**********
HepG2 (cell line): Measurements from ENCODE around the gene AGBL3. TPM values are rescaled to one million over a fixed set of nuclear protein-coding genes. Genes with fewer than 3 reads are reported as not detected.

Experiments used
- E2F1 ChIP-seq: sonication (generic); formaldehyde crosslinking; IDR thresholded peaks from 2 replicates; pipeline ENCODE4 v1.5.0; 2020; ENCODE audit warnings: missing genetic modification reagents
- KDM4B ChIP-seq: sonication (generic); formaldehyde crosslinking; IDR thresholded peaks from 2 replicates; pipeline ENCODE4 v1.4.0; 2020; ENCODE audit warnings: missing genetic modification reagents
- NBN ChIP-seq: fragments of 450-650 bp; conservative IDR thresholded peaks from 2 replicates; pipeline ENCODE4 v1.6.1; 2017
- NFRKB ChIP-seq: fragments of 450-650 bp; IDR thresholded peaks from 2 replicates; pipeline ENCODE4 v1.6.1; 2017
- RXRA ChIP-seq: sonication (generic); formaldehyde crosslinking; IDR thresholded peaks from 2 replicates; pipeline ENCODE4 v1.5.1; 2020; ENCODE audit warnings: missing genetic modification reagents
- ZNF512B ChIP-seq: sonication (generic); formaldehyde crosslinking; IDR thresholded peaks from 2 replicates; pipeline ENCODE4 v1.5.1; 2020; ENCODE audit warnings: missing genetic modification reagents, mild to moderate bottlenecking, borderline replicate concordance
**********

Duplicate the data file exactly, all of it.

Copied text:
HepG2 (cell line): Measurements from ENCODE around the gene AGBL3. TPM values are rescaled to one million over a fixed set of nuclear protein-coding genes. Genes with fewer than 3 reads are reported as not detected.

Experiments used
- E2F1 ChIP-seq: sonication (generic); formaldehyde crosslinking; IDR thresholded peaks from 2 replicates; pipeline ENCODE4 v1.5.0; 2020; ENCODE audit warnings: missing genetic modification reagents
- KDM4B ChIP-seq: sonication (generic); formaldehyde crosslinking; IDR thresholded peaks from 2 replicates; pipeline ENCODE4 v1.4.0; 2020; ENCODE audit warnings: missing genetic modification reagents
- NBN ChIP-seq: fragments of 450-650 bp; conservative IDR thresholded peaks from 2 replicates; pipeline ENCODE4 v1.6.1; 2017
- NFRKB ChIP-seq: fragments of 450-650 bp; IDR thresholded peaks from 2 replicates; pipeline ENCODE4 v1.6.1; 2017
- RXRA ChIP-seq: sonication (generic); formaldehyde crosslinking; IDR thresholded peaks from 2 replicates; pipeline ENCODE4 v1.5.1; 2020; ENCODE audit warnings: missing genetic modification reagents
- ZNF512B ChIP-seq: sonication (generic); formaldehyde crosslinking; IDR thresholded peaks from 2 replicates; pipeline ENCODE4 v1.5.1; 2020; ENCODE audit warnings: missing genetic modification reagents, mild to moderate bottlenecking, borderline replicate concordance